What Are Stock Corporations?

Definitions & Examples of Stock Corporations

Businessman leading presentation at a stock corporation

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Learn how stock corporations work through an example, along with the different types of stock corporations and their pros and cons to determine whether they're the right type of business entity for your venture.

Stock corporations are for-profit organizations that issue stock to shareholders to raise capital.

What Are Stock Corporations?

Stock corporations are for-profit organizations that issue shares of stock to shareholders (also known as stockholders) to raise capital, with each share representing partial ownership of the corporation and granting shareholders certain ownership rights that shape company policies. However, the corporation and its owners are generally treated as distinct legal entities.

How Stock Corporations Work

If you're considering the incorporation of your business (that is, forming a corporate business entity), you have several decisions to make. One is the broad type of corporation you want to form, with the two main types being stock and non-stock corporations.

Alternate name: corporation

If you want to organize for profit and sell shares of stock in the corporation to finance its efforts, you'll need to form a stock corporation. Whereas non-stock corporations aren't organized for profit and aren't authorized to issue company stock, stock corporations are typically organized for profit and can raise capital for the corporation's operations or expansion by issuing company stock to people willing to invest in the company.

Stock corporations have shareholders, directors, and officers, each with different responsibilities and rights:

  • Shareholders: These are individuals with shares of stock in a corporation representing partial ownership of that corporation. Ownership rights include the right to vote at the corporation's annual meeting, to elect board members in order to have a say in the direction of the corporation, and the potential to receive stock dividends.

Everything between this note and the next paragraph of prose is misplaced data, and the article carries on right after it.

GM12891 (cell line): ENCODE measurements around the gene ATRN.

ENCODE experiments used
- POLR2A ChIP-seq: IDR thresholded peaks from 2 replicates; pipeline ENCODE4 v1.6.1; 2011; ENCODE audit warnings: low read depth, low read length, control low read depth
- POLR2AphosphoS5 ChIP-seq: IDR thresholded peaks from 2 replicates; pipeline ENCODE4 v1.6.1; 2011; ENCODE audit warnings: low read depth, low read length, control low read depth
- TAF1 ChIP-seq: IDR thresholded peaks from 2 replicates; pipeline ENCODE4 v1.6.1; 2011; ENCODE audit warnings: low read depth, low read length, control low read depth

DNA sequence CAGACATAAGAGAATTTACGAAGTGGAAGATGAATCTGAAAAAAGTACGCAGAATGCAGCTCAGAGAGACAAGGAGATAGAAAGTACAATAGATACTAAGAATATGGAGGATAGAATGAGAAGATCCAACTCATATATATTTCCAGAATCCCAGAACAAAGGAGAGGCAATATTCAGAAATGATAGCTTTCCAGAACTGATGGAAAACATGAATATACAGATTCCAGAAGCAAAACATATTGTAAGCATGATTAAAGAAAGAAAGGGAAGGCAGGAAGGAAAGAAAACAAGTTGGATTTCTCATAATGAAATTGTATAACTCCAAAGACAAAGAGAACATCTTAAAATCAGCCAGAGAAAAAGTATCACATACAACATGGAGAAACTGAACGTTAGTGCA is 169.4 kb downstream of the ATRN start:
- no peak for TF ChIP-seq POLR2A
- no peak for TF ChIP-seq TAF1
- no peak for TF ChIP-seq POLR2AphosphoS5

• Directors: These individuals oversee general business affairs and appoint officers.
  • Officers: This group manages day-to-day business operations.

For example, let's say that ABCBiz is unincorporated but wants to incorporate as a stock corporation in order to raise money to finance a new product line. The board of directors sells stock to a group of investors who become shareholders. The shareholders help elect new board members and receive some of the earnings of ABCBiz as dividends. Thus, the corporation has traded the money received by shareholders for some decision-making power and a portion of the corporate earnings, but it has also gained the capital needed to expand its offerings and prosper as a business.


Non-stock corporations don't offer stock but may still have members with voting rights in the corporation.

Types of Stock Corporations

For-profit corporations generally fall into two categories:

  • C corporations: These are stock corporations that are treated as separate taxpaying entities from their owners for federal income tax purposes. That is, the corporation pays taxes on its profits and the shareholders pay taxes on their dividends. The corporation cannot deduct the dividends it distributes to shareholders; nor can shareholders deduct the losses of the corporation.
  • S corporations: These are stock corporations that have no more than 100 shareholders and employ "pass-through" taxation; that is, they pass the corporation's income, losses, deductions, and credits to each shareholder for income tax purposes.

Pros and Cons of Stock Corporations

  • Ability to raise money through stock

  • Ability to transfer ownership interest

  • Attract high-quality employees

  • Limited liability

  • Limited taxation

  • Higher costs

  • Higher administrative burden

  • Double taxation of C corporations

Pros Explained

The advantages of forming a stock corporation include:

  • Ability to raise money through stock: Stock corporations are authorized to issue stock either at the time of the initial public offering or at a later time if permitted by the Articles of Incorporation, allowing them to finance initiatives that grow the business.